Colorado Summer, 2010

In these photographs of Colorado I seek to portray landscape as being perpetually in flux. Traditionally, many images of the natural world — whether in photography, painting, or some other medium — hold it to be relatively fixed and unchanging, a symbol of something with greater longevity than the lives of human beings. The images I find compelling, however, are of places in the natural world that are in transition, sometimes even during the brief duration of the film’s exposure. I am captivated by movement, atmosphere, growth, and erosion, and by the way the camera reveals these traits through the interplay of light and dark, of stillness and motion, and of sharpness and softness.

Landscape has often been used as a metaphor for the feelings or perceptions of artists, rather than as a literal rendering of a factual scene. English artist John Constable painted the battered ruins of a castle shortly after his wife died, and described the picture as “himself.” It is the same for me. The restlessness of my work stems from my feeling that only recognition of a place’s diversity allows me to truly understand it. I am uncomfortable with the thought of landscape as something static, an easy image to be hung on the wall and forgotten. I would like to show my audience a vision of nature as something that never stands still for very long, and which insures that the attentive among us will never suffer from lack of variation or surprise.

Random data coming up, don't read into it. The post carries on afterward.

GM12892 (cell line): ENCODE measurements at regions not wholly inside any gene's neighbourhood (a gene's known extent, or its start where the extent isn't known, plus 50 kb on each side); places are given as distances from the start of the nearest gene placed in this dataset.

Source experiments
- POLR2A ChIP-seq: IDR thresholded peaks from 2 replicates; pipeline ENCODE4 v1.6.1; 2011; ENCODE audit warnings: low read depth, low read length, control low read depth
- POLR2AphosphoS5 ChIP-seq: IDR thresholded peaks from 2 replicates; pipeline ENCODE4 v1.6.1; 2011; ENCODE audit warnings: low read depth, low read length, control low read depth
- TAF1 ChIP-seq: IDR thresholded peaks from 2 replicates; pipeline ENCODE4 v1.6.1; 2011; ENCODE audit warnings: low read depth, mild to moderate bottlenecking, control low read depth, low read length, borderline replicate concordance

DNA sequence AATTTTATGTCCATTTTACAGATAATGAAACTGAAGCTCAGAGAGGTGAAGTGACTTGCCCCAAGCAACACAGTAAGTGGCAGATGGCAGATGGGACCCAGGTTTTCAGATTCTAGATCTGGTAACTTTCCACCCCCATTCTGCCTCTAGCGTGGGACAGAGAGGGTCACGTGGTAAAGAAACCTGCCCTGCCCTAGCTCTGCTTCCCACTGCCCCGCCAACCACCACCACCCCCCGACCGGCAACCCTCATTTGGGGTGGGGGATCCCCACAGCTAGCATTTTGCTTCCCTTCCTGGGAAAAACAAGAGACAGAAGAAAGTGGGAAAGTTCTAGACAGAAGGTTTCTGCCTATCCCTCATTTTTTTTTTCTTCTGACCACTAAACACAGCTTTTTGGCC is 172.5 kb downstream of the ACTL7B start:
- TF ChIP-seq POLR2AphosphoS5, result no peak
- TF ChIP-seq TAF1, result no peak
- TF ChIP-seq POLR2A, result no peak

Printed from Cerise Press:

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